Bacik endorses findings of new report on Exploitation in the Sex Trade

Ivana Bacik TD
20 November 2020

Commenting on the study published yesterday by the Sexual Exploitation Research Programme (SERP) at UCD, commissioned by the Department of Justice, which recommends continued enforcement of Part 4 of the Criminal Law (Sexual Offences) Act 2017 (the ban on sex purchase).

Senator Ivana Bacik, Labour spokesperson on Children, Disability, Equality and Integration, issued a strong endorsement for the report’s recommendations, and urged the Gardai to continue their efforts in targeting sex buyers and tackling demand for prostitution. 

Senator Bacik said: 

“The findings in this important and valuable study are drawn from a range of sources, including  the service user records of a sample of 144 women who accessed HSE services between 2015 and 2018. They provide an alarming insight into the reality of the sex industry in Ireland, showing that the indoor sex trade is populated by largely vulnerable, often young, mostly migrant women. The report also reveals that a wide range of vulnerabilities and risk factors precipitate entry into prostitution – creating the context for high levels of trafficking and coercion within the Irish sex trade. Once involved, women continue to face a series of significant adversities which often serve to entrap them further within prostitution. Evidence of pimping, the organisation of prostitution, and the profiteering of criminal gangs in the Irish sex trade abounds.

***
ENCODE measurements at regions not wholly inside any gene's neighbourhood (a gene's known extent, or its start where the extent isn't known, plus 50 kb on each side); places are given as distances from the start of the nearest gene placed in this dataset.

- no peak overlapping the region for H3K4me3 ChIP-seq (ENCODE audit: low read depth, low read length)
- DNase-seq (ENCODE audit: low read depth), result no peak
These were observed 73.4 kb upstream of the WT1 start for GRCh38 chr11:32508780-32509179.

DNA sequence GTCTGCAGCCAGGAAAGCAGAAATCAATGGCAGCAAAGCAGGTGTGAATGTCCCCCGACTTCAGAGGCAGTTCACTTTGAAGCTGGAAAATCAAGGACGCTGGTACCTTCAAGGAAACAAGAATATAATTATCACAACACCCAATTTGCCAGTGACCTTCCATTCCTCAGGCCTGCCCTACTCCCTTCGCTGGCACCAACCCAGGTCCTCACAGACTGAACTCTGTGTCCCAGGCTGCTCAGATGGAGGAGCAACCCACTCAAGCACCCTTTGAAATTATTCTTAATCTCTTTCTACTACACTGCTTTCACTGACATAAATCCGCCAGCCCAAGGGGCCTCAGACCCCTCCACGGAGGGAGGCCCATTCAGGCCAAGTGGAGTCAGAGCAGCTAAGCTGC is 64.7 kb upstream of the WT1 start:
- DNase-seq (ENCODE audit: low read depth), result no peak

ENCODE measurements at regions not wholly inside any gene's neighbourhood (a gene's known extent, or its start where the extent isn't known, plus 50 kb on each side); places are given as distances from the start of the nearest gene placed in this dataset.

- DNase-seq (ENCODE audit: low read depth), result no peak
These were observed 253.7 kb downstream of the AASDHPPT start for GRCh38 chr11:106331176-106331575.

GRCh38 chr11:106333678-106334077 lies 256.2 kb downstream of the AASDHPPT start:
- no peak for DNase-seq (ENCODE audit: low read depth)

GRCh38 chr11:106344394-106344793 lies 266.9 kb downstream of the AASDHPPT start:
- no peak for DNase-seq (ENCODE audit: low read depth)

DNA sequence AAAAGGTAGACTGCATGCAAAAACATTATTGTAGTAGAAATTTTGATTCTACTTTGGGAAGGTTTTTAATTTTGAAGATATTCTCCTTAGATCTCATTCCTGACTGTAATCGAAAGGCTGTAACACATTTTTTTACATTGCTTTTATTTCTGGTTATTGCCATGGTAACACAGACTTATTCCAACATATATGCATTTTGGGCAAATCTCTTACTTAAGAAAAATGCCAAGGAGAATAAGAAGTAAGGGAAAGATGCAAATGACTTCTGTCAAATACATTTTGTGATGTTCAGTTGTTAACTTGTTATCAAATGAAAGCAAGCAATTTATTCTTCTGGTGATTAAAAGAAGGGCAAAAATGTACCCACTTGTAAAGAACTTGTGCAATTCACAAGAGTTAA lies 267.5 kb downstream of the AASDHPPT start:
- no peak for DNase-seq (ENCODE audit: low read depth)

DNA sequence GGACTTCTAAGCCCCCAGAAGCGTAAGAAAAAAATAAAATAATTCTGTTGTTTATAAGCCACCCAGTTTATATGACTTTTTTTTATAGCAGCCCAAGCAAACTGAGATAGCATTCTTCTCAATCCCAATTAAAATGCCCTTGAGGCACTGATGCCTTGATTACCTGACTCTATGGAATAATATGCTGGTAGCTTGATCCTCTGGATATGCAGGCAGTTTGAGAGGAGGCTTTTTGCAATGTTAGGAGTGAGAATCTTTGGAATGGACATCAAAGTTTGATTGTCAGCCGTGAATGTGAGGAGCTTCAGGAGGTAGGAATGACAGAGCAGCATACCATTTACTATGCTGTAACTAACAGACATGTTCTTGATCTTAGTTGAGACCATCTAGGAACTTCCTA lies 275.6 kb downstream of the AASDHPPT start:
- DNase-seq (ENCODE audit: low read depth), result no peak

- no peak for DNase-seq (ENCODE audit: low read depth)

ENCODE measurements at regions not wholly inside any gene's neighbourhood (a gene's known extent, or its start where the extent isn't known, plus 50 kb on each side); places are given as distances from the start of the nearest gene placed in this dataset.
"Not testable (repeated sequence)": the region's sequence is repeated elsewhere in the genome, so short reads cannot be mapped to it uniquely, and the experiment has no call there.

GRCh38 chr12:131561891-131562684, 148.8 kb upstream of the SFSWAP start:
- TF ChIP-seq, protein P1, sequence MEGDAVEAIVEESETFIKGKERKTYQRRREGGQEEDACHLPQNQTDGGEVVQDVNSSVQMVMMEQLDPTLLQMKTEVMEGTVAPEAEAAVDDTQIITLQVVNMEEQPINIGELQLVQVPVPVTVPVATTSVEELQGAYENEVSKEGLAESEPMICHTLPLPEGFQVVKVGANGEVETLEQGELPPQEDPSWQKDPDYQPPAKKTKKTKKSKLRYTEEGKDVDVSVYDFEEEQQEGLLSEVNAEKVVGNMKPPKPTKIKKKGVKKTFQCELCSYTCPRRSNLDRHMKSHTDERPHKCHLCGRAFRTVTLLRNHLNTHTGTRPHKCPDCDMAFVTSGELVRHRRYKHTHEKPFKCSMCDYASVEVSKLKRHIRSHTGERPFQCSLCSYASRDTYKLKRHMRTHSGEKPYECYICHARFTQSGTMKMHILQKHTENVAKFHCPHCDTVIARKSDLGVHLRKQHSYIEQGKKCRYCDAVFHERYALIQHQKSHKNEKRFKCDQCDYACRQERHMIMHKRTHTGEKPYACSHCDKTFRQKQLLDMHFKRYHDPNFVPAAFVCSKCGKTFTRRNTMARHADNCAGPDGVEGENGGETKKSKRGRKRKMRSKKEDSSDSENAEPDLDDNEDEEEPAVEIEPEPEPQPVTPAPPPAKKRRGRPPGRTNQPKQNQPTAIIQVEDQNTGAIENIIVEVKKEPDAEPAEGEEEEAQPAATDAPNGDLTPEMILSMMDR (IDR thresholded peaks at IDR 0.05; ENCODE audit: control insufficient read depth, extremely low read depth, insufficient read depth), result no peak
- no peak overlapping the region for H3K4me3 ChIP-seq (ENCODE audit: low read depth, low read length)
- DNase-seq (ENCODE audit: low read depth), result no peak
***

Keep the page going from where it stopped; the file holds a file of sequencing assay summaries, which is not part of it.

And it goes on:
“It is clear from this report that violence against women is endemic to the sex trade and is used by criminals, pimps and buyers alike as a means to control women. The report found no evidence that the introduction of the Criminal Law (Sexual Offences) Act 2017 caused a surge in violence against persons in prostitution. Rather, these findings confirm the endemic nature of violence in prostitution, and the extent of involvement by crime gangs.  

‘This is why the recent change in the law to target clients is so important. The 2017 Act is a normative law – by criminalising those who purchase others for sex, the 2017 Act shows that this type of sexual exploitation is not acceptable in our society.’ 

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